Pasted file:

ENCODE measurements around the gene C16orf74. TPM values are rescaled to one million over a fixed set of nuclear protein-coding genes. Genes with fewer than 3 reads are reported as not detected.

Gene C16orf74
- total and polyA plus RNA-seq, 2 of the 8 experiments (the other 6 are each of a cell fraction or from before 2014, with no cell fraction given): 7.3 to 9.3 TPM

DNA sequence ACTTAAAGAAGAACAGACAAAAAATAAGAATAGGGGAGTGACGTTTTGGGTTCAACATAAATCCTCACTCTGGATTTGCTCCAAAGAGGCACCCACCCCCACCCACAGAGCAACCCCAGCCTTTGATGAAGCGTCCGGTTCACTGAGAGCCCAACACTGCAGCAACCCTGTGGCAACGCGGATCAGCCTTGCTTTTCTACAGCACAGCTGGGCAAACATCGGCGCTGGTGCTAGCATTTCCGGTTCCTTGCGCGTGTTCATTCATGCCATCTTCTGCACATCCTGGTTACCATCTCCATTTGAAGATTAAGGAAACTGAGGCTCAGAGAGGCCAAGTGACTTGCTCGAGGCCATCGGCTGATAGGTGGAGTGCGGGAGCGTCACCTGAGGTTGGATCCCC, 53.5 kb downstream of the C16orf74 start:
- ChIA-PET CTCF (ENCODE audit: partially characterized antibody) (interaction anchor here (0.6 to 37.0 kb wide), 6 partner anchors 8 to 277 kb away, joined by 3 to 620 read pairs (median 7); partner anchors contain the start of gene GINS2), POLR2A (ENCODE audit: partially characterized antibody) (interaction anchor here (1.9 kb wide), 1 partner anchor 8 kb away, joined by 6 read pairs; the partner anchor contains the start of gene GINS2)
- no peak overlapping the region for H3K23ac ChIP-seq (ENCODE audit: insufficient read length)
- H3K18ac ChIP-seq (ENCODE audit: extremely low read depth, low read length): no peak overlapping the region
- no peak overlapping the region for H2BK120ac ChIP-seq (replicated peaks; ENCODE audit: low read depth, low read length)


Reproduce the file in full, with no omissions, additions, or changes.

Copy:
ENCODE measurements around the gene C16orf74. TPM values are rescaled to one million over a fixed set of nuclear protein-coding genes. Genes with fewer than 3 reads are reported as not detected.

Gene C16orf74
- total and polyA plus RNA-seq, 2 of the 8 experiments (the other 6 are each of a cell fraction or from before 2014, with no cell fraction given): 7.3 to 9.3 TPM

DNA sequence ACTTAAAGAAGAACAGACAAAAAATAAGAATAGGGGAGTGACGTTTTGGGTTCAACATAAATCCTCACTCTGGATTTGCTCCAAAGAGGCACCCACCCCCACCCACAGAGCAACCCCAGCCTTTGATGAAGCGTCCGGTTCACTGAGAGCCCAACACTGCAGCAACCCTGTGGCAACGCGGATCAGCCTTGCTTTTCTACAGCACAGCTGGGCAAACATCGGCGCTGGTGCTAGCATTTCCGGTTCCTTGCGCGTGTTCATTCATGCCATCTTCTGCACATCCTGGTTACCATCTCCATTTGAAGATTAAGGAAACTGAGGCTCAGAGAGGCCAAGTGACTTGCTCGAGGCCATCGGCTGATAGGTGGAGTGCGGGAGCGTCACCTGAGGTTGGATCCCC, 53.5 kb downstream of the C16orf74 start:
- ChIA-PET CTCF (ENCODE audit: partially characterized antibody) (interaction anchor here (0.6 to 37.0 kb wide), 6 partner anchors 8 to 277 kb away, joined by 3 to 620 read pairs (median 7); partner anchors contain the start of gene GINS2), POLR2A (ENCODE audit: partially characterized antibody) (interaction anchor here (1.9 kb wide), 1 partner anchor 8 kb away, joined by 6 read pairs; the partner anchor contains the start of gene GINS2)
- no peak overlapping the region for H3K23ac ChIP-seq (ENCODE audit: insufficient read length)
- H3K18ac ChIP-seq (ENCODE audit: extremely low read depth, low read length): no peak overlapping the region
- no peak overlapping the region for H2BK120ac ChIP-seq (replicated peaks; ENCODE audit: low read depth, low read length)